If you’re over the age of 15, chances are high that your relatives have asked you at each family gathering when you plan to get married. If your answer is disappointing, don’t worry — the statistics of marriage are different for millennials than every other generation, according to this Gallup poll. The metrics of millennial marriage, relationships and having children are changing quickly.
Marriage in millennials
Only 27 percent of millennials are married. This may not seem drastic, especially considering the wide range of ages that comprise millennials. First, let’s define our terms: a millennial is anyone born between 1980 and 1996. At the time of the poll, that’s 73 million people. Millennials are the largest generation ever; they’re even larger than the Baby Boomers.
If we were to compare the two groups, however, this figure is a huge fall-off from the 65 percent of Baby Boomers who were married at the same ages. If we don’t consider anyone born before 1981, which is the cutoff year for GenXers, and only consider the past two generations, there are no indications that the difference would be so drastic.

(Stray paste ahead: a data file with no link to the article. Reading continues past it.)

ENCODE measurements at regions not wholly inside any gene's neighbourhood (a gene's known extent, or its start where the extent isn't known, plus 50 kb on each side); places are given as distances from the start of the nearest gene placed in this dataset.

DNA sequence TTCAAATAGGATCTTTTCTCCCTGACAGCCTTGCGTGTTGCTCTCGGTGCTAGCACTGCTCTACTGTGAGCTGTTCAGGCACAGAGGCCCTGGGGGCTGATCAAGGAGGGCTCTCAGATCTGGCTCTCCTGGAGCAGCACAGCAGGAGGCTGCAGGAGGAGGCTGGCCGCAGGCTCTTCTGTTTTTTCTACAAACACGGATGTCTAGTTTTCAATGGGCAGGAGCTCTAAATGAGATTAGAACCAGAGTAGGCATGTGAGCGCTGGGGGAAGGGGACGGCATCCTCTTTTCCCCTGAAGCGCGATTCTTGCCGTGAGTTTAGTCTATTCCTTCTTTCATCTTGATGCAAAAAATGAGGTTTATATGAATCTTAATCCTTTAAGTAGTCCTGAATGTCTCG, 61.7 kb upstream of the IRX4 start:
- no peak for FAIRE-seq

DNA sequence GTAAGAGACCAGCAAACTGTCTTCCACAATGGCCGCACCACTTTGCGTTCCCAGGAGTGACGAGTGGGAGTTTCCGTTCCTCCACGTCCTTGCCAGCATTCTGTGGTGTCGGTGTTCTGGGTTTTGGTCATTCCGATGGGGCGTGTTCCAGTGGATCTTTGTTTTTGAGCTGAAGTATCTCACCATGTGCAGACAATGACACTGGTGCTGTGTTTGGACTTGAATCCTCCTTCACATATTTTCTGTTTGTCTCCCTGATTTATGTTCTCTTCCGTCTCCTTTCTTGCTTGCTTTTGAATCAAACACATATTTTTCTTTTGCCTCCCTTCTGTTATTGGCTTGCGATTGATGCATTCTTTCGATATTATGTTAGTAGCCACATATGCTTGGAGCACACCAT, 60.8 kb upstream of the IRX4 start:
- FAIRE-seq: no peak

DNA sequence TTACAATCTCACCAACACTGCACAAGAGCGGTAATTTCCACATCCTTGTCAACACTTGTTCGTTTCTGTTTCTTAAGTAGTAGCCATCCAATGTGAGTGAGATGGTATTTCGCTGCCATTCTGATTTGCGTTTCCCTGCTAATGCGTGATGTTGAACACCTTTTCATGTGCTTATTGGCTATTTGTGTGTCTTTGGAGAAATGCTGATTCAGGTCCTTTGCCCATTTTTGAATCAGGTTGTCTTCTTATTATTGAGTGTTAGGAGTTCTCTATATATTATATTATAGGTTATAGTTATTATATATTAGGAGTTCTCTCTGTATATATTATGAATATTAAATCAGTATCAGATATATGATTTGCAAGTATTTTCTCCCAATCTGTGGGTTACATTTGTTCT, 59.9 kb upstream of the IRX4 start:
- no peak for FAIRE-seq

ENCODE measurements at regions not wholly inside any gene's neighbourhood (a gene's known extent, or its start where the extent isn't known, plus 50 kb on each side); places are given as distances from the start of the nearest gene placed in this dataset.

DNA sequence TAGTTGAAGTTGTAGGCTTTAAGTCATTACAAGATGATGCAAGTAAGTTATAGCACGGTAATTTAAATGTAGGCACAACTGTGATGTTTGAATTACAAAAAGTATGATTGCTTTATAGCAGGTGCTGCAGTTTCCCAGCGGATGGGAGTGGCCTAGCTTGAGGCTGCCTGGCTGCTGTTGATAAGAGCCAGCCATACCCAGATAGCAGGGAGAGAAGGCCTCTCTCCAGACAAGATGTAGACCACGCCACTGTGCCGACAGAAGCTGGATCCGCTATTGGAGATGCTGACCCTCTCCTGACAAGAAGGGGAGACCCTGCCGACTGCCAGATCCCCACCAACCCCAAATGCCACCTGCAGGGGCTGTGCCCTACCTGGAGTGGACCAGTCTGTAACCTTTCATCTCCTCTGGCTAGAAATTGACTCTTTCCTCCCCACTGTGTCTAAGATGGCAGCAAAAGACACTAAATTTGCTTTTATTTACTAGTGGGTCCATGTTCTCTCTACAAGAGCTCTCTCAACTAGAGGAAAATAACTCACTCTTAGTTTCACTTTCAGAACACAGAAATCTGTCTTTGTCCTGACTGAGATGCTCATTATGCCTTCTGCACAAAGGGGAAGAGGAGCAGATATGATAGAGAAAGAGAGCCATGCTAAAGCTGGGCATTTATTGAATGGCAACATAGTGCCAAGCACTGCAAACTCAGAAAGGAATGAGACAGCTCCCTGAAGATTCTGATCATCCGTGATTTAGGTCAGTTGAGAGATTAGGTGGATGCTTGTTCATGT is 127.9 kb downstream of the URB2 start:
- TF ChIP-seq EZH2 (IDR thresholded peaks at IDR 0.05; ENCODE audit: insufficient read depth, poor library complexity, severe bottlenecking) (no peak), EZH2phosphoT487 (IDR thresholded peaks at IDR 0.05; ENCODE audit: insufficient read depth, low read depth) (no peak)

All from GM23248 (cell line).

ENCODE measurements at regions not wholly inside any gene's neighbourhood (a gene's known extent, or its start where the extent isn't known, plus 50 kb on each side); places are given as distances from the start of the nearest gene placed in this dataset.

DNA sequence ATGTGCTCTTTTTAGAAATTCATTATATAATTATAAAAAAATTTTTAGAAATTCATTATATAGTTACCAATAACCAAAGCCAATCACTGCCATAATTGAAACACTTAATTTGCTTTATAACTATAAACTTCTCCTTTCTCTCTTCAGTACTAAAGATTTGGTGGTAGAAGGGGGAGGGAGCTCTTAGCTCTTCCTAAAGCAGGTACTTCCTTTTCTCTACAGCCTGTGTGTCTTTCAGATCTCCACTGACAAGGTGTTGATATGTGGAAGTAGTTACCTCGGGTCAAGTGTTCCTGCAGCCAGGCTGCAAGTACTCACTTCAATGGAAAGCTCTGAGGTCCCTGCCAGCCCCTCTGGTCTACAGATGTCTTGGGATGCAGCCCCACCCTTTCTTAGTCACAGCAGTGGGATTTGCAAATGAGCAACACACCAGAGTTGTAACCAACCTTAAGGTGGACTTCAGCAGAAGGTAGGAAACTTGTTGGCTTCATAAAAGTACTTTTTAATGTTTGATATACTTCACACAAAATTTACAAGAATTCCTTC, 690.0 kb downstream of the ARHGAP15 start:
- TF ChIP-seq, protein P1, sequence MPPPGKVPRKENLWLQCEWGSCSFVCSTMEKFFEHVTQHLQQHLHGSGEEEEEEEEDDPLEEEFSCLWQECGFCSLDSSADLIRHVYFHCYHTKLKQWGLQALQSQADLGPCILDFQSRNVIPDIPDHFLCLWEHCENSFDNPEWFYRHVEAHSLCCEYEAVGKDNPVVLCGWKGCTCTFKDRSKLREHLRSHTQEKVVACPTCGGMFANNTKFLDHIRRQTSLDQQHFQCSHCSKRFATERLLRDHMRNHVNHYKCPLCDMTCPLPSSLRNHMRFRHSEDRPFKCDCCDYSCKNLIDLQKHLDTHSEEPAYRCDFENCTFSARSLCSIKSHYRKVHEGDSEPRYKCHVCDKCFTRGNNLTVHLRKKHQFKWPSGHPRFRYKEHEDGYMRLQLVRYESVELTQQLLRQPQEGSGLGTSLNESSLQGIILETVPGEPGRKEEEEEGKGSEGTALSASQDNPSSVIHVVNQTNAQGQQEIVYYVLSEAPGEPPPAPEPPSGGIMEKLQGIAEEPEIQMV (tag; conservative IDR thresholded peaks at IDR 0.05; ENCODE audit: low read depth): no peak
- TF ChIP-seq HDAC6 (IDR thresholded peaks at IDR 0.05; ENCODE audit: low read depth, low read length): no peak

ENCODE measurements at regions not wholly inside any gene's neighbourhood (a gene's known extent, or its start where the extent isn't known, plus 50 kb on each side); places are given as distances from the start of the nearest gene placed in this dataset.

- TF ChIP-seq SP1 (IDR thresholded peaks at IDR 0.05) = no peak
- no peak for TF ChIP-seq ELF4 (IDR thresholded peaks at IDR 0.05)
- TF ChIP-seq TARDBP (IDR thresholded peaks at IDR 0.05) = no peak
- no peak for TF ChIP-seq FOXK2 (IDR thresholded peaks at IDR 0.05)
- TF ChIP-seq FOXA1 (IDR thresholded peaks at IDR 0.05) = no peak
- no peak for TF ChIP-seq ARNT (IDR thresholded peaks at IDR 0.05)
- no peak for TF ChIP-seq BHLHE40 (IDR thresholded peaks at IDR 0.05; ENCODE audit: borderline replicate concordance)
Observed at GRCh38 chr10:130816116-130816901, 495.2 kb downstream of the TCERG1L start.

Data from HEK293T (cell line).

In contrast to marriage, 9 percent of millennials are in a domestic partnership, which is the highest rate recorded. Fifty-nine percent of millennials report being single or never married compared to just a mere 16 percent the generation before.
What about the children?
Millennials haven’t forgotten that children are the future. Data indicates that in 2016, 56 percent of millennials that were married at 18 (only 2 percent) still had children. This means that on the other side of the spectrum, the oldest millennials maintain this trend but do so without marriage.
Almost half of the oldest millennials have children despite never being married; in fact, “87 percent of adults between 18 and 40 who did not yet have children said they wanted them someday.” This signifies a shift indicating that childbirth out of wedlock is more accepted. In fact, the rates of acceptance currently stand at 68 percent amongst millennials. This is a sharp contrast from acceptance rates in 2002, when half of the population thought it to be morally unacceptable.
Gallup put it best — “The face of the American family has profoundly changed over the past two generations, with millennials are picking up where GenXers left off.” Society has shifted, American culture has changed and the rates of marriage in millennials have declined.
Though 46 percent of millennials live in multigenerational households despite being over the age of 18, the desire to have children is still there. The shift in moral acceptance is another notable trend that changed with this generation, but the rates of childbirth are still secure. To millennials who dream of one day getting married and having a family, don’t fret; future generations may bring hope.
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